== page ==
- yasyeritā sāṅkhyamayī dṛḍheha naur
- yayā mumukṣus tarate duratyayam
- bhavārṇavaṁ mṛtyu-pathaṁ vipaścitaḥ
- parātma-bhūtasya kathaṁ pṛthaṅ-matiḥ
yasya—by whom; īritā—had been explained; sāṅkhya-mayī—having the form of the philosophy analyzing the material world (Sāṅkhya philosophy); dṛḍhā—very strong (to deliver people from this material world); iha—in this material world; nauḥ—a boat; yayā—by which; mumukṣuḥ—a person desiring to be liberated; tarate—can cross over; duratyayam—very difficult to cross; bhava-arṇavam—the ocean of nescience; mṛtyu-patham—a material life of repeated birth and death; vipaścitaḥ—of a learned person; parātma-bhūtasya—who has been elevated to the transcendental platform; katham—how; pṛthak-matiḥ—a sense of distinction (between enemy and friend).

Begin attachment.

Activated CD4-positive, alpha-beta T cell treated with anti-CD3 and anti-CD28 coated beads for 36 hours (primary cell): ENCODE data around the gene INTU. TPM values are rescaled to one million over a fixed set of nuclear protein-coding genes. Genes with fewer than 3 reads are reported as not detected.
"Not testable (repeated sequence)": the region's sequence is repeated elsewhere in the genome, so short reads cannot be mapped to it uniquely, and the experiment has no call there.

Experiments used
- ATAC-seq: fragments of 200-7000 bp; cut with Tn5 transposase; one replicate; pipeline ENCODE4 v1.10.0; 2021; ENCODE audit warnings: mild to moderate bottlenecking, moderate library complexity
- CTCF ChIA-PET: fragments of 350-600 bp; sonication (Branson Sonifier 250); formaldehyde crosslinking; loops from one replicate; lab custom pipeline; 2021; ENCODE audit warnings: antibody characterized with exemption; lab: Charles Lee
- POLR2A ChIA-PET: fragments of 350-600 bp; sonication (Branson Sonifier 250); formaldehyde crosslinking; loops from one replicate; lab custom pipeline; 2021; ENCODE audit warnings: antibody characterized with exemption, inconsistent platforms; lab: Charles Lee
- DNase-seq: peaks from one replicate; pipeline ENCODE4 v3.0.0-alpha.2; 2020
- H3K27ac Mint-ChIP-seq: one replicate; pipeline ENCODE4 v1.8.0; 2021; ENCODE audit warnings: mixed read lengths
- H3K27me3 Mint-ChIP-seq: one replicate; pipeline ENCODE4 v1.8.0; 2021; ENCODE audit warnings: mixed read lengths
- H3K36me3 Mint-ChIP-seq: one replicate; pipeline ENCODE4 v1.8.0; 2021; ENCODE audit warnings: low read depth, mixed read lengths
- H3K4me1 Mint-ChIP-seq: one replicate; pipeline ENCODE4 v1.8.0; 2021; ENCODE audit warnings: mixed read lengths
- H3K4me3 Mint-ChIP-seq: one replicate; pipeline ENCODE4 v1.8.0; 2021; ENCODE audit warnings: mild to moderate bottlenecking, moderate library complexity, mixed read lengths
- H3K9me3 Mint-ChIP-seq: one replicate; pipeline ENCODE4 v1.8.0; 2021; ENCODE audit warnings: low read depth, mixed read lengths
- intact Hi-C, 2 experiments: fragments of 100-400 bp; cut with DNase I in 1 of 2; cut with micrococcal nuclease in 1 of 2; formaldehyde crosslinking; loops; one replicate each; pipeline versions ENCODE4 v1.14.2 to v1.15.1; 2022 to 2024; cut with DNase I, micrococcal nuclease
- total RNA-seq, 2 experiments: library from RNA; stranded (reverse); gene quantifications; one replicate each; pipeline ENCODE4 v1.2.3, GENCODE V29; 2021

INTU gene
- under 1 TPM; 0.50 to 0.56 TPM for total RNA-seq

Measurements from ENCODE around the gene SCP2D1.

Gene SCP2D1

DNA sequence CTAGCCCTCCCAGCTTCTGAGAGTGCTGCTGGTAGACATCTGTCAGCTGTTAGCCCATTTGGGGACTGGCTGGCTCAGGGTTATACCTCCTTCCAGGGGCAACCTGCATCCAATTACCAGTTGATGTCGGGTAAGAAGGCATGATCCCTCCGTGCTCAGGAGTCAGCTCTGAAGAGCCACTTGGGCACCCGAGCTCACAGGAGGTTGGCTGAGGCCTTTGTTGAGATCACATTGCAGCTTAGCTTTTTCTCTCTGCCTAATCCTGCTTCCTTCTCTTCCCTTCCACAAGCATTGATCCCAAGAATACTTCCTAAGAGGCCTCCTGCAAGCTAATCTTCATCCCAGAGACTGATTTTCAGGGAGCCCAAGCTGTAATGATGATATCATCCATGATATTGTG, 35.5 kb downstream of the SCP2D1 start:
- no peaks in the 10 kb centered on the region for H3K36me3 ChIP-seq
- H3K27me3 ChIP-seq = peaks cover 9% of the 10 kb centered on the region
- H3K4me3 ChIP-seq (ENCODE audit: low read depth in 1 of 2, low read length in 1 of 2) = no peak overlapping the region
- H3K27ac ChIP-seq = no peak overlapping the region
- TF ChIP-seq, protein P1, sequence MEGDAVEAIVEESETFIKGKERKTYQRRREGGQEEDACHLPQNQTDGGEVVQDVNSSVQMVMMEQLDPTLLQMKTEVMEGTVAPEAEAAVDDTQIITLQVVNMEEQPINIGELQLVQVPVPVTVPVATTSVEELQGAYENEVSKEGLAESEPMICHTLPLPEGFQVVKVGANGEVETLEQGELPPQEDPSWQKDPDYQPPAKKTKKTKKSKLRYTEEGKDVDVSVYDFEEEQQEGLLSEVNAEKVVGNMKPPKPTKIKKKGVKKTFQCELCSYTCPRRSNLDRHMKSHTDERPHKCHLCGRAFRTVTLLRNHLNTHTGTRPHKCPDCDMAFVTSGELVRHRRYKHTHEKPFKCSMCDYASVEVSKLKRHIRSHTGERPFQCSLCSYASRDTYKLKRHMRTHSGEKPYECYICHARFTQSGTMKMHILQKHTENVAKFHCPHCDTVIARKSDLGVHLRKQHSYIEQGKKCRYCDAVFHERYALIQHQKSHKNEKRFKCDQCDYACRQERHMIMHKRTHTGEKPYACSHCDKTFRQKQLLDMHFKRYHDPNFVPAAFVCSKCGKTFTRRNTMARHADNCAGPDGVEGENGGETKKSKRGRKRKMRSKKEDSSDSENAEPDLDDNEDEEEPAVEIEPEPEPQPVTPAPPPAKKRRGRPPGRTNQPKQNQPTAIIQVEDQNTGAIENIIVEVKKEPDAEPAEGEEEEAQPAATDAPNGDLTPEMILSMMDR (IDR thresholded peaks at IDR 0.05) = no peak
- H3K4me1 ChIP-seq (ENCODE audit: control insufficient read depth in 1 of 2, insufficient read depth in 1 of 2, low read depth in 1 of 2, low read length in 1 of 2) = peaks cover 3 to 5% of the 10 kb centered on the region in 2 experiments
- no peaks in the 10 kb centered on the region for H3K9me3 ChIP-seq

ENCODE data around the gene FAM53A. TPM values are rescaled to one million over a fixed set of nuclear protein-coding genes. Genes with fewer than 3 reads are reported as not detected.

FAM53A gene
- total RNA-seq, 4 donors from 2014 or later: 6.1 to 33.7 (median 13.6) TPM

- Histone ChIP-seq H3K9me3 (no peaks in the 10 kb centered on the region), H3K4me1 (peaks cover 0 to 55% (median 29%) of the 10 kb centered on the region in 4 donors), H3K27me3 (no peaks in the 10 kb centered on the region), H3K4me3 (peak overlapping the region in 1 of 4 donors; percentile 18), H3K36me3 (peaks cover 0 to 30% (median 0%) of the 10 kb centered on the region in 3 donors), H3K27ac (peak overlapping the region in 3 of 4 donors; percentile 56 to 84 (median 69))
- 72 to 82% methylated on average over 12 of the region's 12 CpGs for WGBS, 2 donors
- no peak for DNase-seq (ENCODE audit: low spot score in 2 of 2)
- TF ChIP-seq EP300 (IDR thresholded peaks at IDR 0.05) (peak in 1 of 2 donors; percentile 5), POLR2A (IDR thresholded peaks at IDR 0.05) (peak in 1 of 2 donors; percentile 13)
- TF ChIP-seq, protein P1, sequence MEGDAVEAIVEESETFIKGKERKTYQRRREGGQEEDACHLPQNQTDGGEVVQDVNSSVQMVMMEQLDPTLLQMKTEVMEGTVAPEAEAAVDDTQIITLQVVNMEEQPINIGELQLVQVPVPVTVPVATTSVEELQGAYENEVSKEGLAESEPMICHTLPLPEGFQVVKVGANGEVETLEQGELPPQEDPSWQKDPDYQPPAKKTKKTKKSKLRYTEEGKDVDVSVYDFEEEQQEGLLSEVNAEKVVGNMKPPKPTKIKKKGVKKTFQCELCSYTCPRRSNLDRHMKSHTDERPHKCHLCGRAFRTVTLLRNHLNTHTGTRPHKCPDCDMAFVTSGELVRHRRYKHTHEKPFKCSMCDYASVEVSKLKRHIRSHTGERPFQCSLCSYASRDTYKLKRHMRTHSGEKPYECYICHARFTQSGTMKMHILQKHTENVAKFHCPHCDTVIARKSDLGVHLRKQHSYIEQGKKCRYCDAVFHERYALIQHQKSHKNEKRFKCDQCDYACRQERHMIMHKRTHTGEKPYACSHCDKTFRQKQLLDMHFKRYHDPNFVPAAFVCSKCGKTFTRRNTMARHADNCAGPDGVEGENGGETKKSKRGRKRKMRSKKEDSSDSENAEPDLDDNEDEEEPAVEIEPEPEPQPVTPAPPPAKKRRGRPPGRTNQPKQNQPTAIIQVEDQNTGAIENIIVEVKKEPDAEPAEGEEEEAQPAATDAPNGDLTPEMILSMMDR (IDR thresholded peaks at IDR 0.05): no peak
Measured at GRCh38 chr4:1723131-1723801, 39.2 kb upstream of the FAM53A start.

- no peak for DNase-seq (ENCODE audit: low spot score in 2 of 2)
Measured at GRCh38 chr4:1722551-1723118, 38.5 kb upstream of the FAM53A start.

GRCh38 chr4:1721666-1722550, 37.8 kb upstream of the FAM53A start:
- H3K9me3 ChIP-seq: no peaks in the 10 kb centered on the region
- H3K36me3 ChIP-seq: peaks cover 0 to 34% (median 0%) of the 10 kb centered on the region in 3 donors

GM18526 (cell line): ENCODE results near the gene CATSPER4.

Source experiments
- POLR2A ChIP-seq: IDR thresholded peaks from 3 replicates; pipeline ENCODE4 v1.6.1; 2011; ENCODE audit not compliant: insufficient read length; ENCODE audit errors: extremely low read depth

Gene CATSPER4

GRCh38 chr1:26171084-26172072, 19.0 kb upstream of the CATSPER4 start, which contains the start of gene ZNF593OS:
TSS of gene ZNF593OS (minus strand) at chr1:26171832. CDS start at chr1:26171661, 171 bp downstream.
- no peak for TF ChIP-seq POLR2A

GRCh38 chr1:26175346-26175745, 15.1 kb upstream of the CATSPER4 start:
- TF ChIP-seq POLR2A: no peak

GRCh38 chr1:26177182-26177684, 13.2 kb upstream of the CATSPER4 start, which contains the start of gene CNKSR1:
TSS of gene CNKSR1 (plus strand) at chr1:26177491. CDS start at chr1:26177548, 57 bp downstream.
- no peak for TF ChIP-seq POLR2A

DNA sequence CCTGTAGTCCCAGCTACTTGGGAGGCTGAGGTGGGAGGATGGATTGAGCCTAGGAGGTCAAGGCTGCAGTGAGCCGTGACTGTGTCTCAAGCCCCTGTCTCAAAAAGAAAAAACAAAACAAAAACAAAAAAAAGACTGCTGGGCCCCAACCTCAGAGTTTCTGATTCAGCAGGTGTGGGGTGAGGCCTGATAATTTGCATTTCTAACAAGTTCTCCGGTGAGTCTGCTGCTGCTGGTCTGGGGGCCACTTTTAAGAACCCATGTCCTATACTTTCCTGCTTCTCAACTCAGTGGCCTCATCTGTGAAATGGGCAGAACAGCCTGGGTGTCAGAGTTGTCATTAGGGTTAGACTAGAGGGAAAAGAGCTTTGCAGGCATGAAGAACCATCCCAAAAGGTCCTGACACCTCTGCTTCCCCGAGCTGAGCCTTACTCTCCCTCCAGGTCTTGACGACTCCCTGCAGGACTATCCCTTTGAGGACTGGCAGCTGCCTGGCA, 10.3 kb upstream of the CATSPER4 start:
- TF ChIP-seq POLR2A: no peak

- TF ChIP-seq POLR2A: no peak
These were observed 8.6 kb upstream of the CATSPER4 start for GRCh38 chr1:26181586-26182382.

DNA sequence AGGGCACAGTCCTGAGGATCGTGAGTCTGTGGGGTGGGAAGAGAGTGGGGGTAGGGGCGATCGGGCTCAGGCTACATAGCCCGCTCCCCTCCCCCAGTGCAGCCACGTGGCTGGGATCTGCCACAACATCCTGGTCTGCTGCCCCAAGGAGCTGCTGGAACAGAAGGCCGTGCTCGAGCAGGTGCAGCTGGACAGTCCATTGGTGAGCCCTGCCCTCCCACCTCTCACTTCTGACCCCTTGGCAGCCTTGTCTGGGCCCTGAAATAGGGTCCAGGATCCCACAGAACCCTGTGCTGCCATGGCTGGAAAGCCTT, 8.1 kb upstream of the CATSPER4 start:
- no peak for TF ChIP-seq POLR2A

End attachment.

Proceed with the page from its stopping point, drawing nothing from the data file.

Kapila Muni enunciated in this material world the Sāṅkhya philosophy, which is a strong boat with which to cross over the ocean of nescience. Indeed, a person eager to cross the ocean of the material world may take shelter of this philosophy. In such a greatly learned person, situated on the elevated platform of transcendence, how can there be any distinction between enemy and friend?
One who is promoted to the transcendental position (brahma-bhūta (SB 4.30.20)) is always jubilant (prasannātmā). He is unaffected by the false distinctions between good and bad in the material world. Therefore, such an exalted person is samaḥ sarveṣu bhūteṣu; that is to say, he is equal toward everyone, not distinguishing between friend and enemy. Because he is on the absolute platform, free from material contamination, he is called parātma-bhūta or brahma-bhūta. Kapila Muni, therefore, was not at all angry at the sons of Sagara Mahārāja; rather, they were burnt to ashes by the heat of their own bodies.